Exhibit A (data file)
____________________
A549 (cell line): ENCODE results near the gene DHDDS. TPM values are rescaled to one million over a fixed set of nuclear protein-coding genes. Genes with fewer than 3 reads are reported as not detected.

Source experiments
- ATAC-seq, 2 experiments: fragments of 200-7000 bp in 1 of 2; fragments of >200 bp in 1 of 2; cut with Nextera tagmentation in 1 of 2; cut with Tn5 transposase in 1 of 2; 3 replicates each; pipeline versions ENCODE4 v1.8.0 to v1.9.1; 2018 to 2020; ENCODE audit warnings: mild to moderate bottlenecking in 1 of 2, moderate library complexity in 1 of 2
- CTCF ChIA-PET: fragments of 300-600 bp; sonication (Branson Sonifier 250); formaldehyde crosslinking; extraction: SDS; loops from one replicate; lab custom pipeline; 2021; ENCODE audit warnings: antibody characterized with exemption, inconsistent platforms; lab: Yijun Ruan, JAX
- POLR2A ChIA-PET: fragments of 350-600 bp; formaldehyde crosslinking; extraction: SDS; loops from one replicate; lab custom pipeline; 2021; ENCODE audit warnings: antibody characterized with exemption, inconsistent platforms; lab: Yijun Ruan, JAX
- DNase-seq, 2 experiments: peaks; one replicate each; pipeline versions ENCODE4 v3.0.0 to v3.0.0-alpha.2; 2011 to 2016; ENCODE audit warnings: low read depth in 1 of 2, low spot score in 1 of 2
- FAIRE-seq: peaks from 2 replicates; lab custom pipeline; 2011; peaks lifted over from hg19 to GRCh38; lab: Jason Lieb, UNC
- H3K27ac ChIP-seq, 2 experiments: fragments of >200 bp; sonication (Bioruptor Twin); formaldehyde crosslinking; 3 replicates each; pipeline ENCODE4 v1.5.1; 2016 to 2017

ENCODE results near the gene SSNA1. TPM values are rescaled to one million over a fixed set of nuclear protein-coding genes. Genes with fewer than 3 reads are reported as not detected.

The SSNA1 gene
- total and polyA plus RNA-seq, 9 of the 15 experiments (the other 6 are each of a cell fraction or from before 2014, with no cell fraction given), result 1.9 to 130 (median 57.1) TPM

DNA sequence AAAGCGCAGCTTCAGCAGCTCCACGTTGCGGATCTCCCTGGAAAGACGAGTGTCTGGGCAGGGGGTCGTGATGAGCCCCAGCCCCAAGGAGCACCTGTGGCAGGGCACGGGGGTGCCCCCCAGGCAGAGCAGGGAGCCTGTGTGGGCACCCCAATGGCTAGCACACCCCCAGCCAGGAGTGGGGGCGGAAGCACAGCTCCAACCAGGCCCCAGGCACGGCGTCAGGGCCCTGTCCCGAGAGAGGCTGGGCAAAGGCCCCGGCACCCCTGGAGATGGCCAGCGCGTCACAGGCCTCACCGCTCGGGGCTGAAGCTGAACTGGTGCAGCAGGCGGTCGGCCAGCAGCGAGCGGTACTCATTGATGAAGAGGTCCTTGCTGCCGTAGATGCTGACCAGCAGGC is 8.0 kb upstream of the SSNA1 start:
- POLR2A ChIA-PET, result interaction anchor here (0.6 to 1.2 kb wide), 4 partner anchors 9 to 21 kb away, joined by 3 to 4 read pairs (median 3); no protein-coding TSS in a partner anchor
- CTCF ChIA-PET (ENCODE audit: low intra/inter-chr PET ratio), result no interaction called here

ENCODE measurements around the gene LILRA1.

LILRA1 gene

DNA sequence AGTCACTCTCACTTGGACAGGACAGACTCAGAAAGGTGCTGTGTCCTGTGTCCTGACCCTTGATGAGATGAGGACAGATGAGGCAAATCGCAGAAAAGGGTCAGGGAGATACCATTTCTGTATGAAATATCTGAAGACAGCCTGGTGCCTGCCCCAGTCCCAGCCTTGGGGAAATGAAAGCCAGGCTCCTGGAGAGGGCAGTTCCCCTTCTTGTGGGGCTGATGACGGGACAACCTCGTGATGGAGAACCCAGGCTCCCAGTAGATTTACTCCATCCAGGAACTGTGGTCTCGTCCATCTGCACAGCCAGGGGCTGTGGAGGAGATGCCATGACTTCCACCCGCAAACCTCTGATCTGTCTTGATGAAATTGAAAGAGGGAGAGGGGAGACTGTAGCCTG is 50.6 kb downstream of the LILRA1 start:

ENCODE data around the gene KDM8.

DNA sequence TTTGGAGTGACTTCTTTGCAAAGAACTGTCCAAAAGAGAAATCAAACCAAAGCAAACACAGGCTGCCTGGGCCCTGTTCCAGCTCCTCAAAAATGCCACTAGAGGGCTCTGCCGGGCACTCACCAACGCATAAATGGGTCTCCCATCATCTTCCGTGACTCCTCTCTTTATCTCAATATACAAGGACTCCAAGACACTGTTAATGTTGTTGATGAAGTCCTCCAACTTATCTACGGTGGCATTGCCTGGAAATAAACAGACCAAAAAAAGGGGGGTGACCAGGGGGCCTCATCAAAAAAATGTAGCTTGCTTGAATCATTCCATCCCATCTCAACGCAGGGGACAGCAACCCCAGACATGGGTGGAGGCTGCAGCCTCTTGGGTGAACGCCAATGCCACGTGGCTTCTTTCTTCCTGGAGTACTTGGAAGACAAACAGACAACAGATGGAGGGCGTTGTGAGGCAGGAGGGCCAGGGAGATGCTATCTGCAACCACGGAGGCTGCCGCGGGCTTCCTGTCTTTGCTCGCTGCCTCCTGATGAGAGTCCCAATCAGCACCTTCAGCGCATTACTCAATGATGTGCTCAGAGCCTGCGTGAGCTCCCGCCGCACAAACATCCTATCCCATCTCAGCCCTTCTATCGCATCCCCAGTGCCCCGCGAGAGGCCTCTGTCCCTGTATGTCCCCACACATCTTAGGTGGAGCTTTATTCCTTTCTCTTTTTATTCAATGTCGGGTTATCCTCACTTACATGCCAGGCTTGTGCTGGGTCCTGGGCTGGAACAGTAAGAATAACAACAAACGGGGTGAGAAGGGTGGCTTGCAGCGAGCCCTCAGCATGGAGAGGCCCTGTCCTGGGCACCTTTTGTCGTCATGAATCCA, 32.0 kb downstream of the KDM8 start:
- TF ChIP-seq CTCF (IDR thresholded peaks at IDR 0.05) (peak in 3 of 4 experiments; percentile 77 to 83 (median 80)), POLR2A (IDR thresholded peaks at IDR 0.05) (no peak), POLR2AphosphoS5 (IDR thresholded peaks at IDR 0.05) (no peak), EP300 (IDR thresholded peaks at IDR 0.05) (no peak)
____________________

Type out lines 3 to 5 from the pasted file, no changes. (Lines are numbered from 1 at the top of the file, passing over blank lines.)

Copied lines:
- ATAC-seq, 2 experiments: fragments of 200-7000 bp in 1 of 2; fragments of >200 bp in 1 of 2; cut with Nextera tagmentation in 1 of 2; cut with Tn5 transposase in 1 of 2; 3 replicates each; pipeline versions ENCODE4 v1.8.0 to v1.9.1; 2018 to 2020; ENCODE audit warnings: mild to moderate bottlenecking in 1 of 2, moderate library complexity in 1 of 2
- CTCF ChIA-PET: fragments of 300-600 bp; sonication (Branson Sonifier 250); formaldehyde crosslinking; extraction: SDS; loops from one replicate; lab custom pipeline; 2021; ENCODE audit warnings: antibody characterized with exemption, inconsistent platforms; lab: Yijun Ruan, JAX
- POLR2A ChIA-PET: fragments of 350-600 bp; formaldehyde crosslinking; extraction: SDS; loops from one replicate; lab custom pipeline; 2021; ENCODE audit warnings: antibody characterized with exemption, inconsistent platforms; lab: Yijun Ruan, JAX